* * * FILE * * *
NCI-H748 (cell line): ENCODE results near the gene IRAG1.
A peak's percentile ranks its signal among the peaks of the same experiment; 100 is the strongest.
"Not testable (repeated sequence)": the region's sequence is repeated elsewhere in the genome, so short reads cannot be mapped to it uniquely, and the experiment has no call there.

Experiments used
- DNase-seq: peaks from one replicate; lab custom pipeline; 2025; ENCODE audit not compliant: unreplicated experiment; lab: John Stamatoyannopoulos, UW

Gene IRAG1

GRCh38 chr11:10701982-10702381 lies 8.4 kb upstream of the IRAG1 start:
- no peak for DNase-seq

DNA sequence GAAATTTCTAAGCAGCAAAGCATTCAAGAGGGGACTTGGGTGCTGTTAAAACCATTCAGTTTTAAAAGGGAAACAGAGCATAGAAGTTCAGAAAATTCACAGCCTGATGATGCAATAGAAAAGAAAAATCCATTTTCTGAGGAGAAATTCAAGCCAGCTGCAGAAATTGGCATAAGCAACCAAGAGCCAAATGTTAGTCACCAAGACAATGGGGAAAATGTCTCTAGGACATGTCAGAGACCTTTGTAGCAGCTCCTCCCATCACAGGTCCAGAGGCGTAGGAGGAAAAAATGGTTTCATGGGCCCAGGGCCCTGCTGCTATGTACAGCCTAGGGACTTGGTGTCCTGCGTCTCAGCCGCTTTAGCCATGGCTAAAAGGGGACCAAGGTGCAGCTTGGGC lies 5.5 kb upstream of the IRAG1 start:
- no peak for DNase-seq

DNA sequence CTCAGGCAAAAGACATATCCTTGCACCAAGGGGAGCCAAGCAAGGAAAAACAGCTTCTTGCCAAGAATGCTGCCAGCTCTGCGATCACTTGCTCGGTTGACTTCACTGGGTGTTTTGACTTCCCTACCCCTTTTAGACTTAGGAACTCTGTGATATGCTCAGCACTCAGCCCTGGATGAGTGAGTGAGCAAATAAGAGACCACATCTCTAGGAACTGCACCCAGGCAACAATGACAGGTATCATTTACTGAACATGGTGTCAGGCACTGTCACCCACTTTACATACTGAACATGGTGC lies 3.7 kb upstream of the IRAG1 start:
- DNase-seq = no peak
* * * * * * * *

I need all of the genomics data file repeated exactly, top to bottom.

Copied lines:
NCI-H748 (cell line): ENCODE results near the gene IRAG1.
A peak's percentile ranks its signal among the peaks of the same experiment; 100 is the strongest.
"Not testable (repeated sequence)": the region's sequence is repeated elsewhere in the genome, so short reads cannot be mapped to it uniquely, and the experiment has no call there.

Experiments used
- DNase-seq: peaks from one replicate; lab custom pipeline; 2025; ENCODE audit not compliant: unreplicated experiment; lab: John Stamatoyannopoulos, UW

Gene IRAG1

GRCh38 chr11:10701982-10702381 lies 8.4 kb upstream of the IRAG1 start:
- no peak for DNase-seq

DNA sequence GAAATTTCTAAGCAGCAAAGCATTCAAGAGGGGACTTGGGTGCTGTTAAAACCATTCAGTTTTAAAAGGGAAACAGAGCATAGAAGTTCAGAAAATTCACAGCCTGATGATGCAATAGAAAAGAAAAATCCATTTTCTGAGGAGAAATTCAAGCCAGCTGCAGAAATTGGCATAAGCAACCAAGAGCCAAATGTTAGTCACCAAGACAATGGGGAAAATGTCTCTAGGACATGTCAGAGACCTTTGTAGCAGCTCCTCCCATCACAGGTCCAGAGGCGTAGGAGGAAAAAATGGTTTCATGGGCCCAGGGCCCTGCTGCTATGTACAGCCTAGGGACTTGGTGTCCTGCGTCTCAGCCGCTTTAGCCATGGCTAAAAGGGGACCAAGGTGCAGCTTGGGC lies 5.5 kb upstream of the IRAG1 start:
- no peak for DNase-seq

DNA sequence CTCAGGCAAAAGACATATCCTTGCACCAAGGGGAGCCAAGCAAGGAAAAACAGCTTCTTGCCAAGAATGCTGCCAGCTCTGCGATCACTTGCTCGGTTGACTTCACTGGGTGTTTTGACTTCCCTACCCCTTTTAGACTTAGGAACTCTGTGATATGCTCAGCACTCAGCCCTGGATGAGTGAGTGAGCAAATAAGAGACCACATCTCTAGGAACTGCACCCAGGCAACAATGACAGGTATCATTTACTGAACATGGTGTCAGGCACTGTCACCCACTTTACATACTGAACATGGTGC lies 3.7 kb upstream of the IRAG1 start:
- DNase-seq = no peak